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Why A Christmas Carol and It’s a Wonderful Life are the Same Story

Every December, I make it a point to watch Frank Capra’s It’s a Wonderful Life and Clive Donner’s version of A Christmas Carol. In my opinion, they are the two greatest Christmas movies ever made. But after watching them this past year, I realized something; both movies are telling the exact same story, inverted from each other. 

 

My 2019 Christmas Book-Lover’s List

A good book is almost always a great gift idea. It may inspire or educate, but it will never expire. It provides hours of entertainment or enrichment, and it can be the door to another world or another path in life. That’s why I’ve compiled my 2019 Christmas book lover’s list. I’ve tried to include literally something for everyone – well, age group.

The Man Who Shot Liberty Valance: The Mayflower Compact Goes West

In his National Review piece Kyle Smith notes that this movie is most famous for its cynicism of the press, and the puncturing of Old West mythology; its most famous line being “This is the West, Sir.  When the legend becomes fact, print the legend.” In this view, the film was pioneer postmodern.  There should not be an abundance of joy in the destruction of myth. As Jordan Peterson often reminds us, shared mythology is part of the cultural cement that holds us together, just as the Arthurian legends instructed actual knights on the meaning of chivalry.

Which Is More Terrifying: The Haunting Vs. The Devil’s Advocate?

Evil from Within or Evil from Without?

When I was in 3rd or 4th grade I considered myself a horror film aficionado – mostly watching old horror classics on Friday nights like the original Dracula, or more recent B-rated schlock, like Jack Nicholson in The Terror.  Then one evening I began watching 1963’s The Haunting, and had to shut it off after the first few scenes. I didn’t finish the movie until years later.  The fright was from pure atmospherics; there’s no monsters jumping out at you, no blood, flesh and gore flying about – but it’s was like walking into someone else’s black & white nightmare. Martin Scorsese ranked it the best horror film of all time.

Halloween Movie Picks: Pumpkinhead

Nature manifests its horror script through biology: old age, disease, and death. Camille Paglia is right to name biology the real fascist ruler of mankind. Added to nature’s brew are the conscious decisions made within the human heart—jealousy, revenge and murder.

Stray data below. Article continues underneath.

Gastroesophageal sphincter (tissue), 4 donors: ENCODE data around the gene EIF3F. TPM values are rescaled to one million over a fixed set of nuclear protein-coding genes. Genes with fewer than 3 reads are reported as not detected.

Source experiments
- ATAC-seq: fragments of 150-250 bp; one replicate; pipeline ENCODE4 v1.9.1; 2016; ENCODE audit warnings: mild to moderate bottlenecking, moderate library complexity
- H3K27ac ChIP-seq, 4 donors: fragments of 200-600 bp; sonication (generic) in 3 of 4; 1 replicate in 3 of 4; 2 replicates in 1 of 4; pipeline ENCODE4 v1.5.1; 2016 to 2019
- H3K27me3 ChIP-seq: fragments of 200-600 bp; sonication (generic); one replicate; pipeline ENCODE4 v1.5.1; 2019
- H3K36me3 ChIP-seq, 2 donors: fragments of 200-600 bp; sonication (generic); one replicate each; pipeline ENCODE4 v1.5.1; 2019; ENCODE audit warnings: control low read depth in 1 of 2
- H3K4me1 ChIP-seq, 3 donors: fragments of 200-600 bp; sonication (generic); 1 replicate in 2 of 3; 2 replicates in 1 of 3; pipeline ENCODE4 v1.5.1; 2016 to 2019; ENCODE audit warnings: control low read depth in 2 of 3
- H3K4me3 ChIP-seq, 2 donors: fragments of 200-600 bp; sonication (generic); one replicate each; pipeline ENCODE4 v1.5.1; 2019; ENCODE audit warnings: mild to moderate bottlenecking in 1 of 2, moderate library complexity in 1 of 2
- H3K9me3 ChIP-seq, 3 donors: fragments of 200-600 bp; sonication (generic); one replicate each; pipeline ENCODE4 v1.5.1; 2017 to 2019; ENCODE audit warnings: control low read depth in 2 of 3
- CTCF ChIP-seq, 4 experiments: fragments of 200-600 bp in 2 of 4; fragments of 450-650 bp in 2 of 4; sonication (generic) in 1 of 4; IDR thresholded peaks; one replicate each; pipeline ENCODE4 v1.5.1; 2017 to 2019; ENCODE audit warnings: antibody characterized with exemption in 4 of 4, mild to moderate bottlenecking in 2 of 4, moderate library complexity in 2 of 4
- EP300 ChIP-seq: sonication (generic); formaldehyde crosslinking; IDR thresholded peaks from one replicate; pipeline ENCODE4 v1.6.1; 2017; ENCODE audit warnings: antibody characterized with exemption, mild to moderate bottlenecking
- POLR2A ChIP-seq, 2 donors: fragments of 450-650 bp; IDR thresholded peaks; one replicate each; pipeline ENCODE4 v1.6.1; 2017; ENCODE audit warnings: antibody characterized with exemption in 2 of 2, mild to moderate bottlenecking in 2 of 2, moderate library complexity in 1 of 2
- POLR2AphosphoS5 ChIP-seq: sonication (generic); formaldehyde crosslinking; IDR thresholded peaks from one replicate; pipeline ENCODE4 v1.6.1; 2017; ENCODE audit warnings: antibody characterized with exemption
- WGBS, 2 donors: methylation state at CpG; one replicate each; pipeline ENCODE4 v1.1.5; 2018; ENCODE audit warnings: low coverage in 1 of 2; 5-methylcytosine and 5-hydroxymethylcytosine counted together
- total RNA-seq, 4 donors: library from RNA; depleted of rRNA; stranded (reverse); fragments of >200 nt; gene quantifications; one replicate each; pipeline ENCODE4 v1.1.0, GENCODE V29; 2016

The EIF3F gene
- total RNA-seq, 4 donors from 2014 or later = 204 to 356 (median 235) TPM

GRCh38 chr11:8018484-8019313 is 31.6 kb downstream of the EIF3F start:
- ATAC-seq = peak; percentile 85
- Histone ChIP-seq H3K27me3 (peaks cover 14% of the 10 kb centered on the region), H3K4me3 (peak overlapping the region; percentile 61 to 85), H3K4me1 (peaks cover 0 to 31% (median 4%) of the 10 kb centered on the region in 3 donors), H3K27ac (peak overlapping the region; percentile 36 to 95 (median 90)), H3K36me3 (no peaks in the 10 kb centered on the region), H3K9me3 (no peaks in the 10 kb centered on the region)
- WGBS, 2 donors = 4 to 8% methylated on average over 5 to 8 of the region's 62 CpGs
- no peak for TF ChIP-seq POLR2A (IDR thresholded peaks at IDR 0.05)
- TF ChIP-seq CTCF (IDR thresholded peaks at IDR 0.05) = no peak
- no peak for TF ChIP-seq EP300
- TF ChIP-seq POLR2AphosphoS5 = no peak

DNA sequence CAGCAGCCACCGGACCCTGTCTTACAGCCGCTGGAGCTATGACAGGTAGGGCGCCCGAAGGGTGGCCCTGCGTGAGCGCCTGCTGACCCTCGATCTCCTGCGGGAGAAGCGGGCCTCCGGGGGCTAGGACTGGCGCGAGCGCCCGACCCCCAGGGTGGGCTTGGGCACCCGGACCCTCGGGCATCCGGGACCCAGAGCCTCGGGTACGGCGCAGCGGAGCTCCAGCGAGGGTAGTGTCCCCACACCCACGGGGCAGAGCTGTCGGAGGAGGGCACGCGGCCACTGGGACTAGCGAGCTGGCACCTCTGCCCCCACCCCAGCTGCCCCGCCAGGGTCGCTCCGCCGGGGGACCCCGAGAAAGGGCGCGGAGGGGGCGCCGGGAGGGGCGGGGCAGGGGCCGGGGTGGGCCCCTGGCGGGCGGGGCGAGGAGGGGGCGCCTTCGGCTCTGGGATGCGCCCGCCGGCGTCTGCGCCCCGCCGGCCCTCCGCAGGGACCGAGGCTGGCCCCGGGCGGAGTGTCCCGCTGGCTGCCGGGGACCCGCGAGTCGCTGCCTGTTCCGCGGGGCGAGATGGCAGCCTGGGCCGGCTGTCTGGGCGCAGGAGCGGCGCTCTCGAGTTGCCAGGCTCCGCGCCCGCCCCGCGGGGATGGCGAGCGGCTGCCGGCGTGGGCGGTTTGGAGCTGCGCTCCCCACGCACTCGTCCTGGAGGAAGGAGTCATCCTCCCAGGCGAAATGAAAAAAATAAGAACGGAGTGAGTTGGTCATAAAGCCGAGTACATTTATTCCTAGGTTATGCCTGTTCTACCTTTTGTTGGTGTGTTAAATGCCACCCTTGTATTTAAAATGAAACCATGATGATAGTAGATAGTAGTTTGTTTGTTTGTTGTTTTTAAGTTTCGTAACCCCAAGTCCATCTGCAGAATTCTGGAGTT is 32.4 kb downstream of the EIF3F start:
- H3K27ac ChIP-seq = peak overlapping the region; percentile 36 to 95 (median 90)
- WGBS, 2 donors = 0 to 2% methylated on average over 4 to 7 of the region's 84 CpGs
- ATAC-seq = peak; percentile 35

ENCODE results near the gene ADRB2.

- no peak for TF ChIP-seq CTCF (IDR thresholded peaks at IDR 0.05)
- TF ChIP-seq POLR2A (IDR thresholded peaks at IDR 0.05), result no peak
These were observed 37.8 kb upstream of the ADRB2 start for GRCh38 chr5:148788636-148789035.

Pulling Your Cosmic Trigger: Why July 23 Is Robert Anton Wilson Day

An Overview of the Unique Sci-Fi Novelist and Occult Explorer Who Made Contact With *Something* Today in 1973

If I had to pick a single author who has influenced me more than any other it would be the counterculture godfather Robert Anton Wilson whose books, speeches, and ideas have influenced generations of oddball individualists since the 1970s.

 

Happy 4th of July!

Liberty Island wishes everyone a fun, safe 4th of July!

Memorial Day Memories and Small Town Virtues

Memorial Day in the sleepy little Massachusetts town where I grew up was a big deal (not so much here in Florida or elsewhere in the south, since its origin was a commemoration of  Union dead).  Next to Christmas it was also my favorite holiday, despite the somber ceremonies.  It marked the beginning of summer – cook-outs, the filling of swimming pools, flowers in full bloom, and fresh clean air.  Not long before school’s out!

A Thanksgiving Salute

November brings the confluence of three anniversaries – the birthday of the United States Marine Corps on November 10, Veteran’s Day on November 11, and of course, Thanksgiving. There was a passenger onboard the Mayflower who could be honored upon all three. He was a soldier of fortune who, in between wars, took pity upon these hapless farmers and artisans we call Pilgrims – who were armed with faith but little else – and agreed to accompany them to the new world as military advisor. He was the only one who did not get sick that first brutal winter (half of them died, including his wife, Rose) and so he tended to all the others, especially William Bradford, who would soon serve as governor for most of the remainder of his life and become his life-long friend. The calm, thoughtful Bradford and this fiery-tempered soldier formed a partnership that not only allowed New Plymouth to survive, but eventually thrive. That soldier’s name was Myles Standish.

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